P.S. Many, many thanks to all my amazing and always hard working spring students at Park Hill Art Club and Curtis Art Center--I look forward to seeing you in the fall if we don't paint together this summer!

Monday, January 23, 2017

The Start of Something Colorful

"Purple Paint" 8x10 oil on archival gesso panel
This pinto horse painting is available at Framed Image Gallery in Denver

Beginning with audacity is a very great part of the art of painting. -Winston Churchill

Happy Monday everyone! As a painting teacher many new or "rusty" artists often ask (and rightly so) about the process of painting. More specifically, I'm asked: How do you start a painting? or What exactly do I do first?The truth is a variety of "starts" get the job done. That being said, here are four "sound beginnings" (for wet in wet oils) I find most helpful:  

1.Time for Toning?
I don't always "tone" or color wash my white canvas first but if you're the kind of artist who likes to leap and "just get going" this can be a good first warmup step. I say "wash" meaning a thin layer of acrylic (needs to dry) or "watery" oil paint (using Gamsol or other non toxic thinner.) 
I like warmer toning but you could tone in any color including black. You could also mix color into some white gesso and use that to tone--especially if you desire more tooth/texture on your surface.
2. Thin Darks to Thick Lights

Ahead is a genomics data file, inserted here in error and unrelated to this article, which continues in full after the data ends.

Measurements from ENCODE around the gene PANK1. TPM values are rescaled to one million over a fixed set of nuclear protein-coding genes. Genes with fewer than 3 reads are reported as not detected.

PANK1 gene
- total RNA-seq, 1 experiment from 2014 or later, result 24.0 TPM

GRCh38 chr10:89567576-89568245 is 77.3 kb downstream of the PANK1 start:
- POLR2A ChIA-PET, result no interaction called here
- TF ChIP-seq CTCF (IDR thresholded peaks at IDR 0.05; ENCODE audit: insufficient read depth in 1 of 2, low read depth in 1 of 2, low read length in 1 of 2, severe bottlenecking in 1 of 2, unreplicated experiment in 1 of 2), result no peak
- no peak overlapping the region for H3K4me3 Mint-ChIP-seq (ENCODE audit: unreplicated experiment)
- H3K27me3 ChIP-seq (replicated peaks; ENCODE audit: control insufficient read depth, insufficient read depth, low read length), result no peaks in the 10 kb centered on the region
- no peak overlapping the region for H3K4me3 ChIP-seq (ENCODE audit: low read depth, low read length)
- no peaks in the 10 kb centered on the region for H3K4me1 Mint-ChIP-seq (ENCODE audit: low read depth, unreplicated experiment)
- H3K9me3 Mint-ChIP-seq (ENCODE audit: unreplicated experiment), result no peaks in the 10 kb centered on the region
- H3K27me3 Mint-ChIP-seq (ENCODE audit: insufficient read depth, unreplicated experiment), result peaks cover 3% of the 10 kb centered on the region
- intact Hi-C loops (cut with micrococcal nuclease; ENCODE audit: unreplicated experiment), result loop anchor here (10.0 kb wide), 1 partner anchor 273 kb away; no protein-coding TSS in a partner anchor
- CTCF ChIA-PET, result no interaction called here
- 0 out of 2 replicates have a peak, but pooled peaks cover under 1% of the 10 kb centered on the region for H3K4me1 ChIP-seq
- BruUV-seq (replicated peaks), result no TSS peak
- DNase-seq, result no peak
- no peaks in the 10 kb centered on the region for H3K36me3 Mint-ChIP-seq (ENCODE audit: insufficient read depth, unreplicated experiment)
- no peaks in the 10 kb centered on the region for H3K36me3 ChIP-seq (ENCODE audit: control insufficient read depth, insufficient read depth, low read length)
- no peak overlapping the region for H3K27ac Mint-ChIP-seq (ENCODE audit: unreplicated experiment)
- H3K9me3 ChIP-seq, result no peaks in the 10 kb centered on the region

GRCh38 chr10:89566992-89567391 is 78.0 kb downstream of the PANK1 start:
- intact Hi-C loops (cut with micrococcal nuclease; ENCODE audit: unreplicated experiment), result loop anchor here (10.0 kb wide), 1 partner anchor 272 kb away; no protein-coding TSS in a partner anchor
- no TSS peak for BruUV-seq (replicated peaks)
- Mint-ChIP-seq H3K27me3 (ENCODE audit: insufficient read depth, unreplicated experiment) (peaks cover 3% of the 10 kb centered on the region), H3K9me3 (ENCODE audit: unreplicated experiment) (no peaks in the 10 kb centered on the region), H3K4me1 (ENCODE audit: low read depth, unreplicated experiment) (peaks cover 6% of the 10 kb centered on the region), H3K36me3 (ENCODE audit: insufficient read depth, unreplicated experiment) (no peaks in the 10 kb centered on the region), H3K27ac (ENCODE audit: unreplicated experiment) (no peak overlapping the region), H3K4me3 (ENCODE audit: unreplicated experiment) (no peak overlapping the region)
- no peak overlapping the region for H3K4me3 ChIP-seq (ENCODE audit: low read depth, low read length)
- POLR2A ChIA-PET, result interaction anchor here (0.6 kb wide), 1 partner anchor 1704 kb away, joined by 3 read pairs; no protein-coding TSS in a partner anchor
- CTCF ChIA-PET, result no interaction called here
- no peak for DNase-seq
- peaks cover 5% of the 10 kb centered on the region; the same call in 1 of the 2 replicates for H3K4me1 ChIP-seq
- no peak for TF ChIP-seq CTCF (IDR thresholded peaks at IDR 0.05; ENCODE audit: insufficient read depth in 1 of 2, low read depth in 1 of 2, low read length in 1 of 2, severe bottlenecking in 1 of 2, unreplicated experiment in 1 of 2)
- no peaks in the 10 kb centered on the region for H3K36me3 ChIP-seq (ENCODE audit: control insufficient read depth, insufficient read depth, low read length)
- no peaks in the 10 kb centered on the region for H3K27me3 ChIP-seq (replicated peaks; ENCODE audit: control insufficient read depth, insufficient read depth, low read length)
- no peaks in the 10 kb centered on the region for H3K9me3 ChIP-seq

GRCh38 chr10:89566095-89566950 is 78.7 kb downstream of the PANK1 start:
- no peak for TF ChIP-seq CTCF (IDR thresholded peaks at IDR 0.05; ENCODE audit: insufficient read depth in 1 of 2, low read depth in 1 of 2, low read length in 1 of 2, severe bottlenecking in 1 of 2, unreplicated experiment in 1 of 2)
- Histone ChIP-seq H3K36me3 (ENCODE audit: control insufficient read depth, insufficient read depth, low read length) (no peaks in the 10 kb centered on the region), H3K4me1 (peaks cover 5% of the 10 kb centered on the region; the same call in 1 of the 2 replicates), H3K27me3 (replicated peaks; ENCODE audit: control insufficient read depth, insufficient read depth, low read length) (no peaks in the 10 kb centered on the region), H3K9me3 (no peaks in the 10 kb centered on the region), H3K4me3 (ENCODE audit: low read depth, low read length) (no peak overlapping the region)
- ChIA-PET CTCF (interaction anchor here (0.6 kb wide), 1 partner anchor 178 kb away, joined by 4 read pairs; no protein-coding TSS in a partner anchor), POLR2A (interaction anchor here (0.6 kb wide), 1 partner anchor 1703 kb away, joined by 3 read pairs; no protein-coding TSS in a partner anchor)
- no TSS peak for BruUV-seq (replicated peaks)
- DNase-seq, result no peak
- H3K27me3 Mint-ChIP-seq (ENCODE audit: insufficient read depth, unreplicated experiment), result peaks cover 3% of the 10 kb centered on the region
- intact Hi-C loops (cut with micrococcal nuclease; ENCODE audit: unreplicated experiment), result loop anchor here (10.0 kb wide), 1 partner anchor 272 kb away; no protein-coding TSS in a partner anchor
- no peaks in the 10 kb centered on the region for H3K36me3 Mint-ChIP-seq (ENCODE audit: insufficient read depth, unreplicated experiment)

Tried and true for most most occasions. Block in your darkest darks (thinly), then medium values and finally your lightest values (and thicker paint) at the end. I find the "darks first" reveal a light/dark design (i.e. notan) you can easily see from the get go. I find this is a safe, organized approach--also keeps me from using too much white too soon.   
3.Bright Color to Dull
Do you have a lot of "islands" or "spots" of bright color in your painting? If you've read Carol Marine's Daily Painting then you know she suggests starting with intense colors--imagine a bright pink bloom in a sea of dull green leaves. This approach helps keep your color notes cleaner as you work quickly with wet in wet oil paint--some might say a more "painterly" style.  
4. Colorful Under Painting
One of my favorites--But more time consuming because it can take some planning. Imagine a light blue sky painted over a peachy or magenta underpainting. Note this can be done wet in wet or over dry paint on a white (not toned) surface. Great if you like color surprises and "vibrating broken" color you seen in pastels.

In today's horse oil painting I combined darks first with bold color under painting. I hope that overview of "good starts" was helpful. How do you like to start your painting?

P.S. Speaking of new starts, I FINALLY created a studio page on Facebook so please feel free to follow me/friend me there as well. Thanks for your support!

Friday, January 6, 2017

Fresh Year, Fresh Paint!

"Sagey Sorrel" 8x10 1oil on canvas 
Available at Framed Image Gallery in Denver.

A very Happy New Year everyone!  While I don't love the cold, I do relish the fresh start and clean slate we get every January. Before jumping into 2017 though I wanted to take just a quick minute to review what I realized in retrospect was a really exceptional art year...

My thanks to everyone for your support--especially all my students and fellow artists! Let's take a quick look back at some highlights as they say. 
  • Won an award at the Colorado Horse Expo which I plan to enter again this year. 
  • Attended PACE in sunny Tucson where I met hundreds of artists and saw many fantastic demos. Still thinking about San Diego PACE this year...We'll see..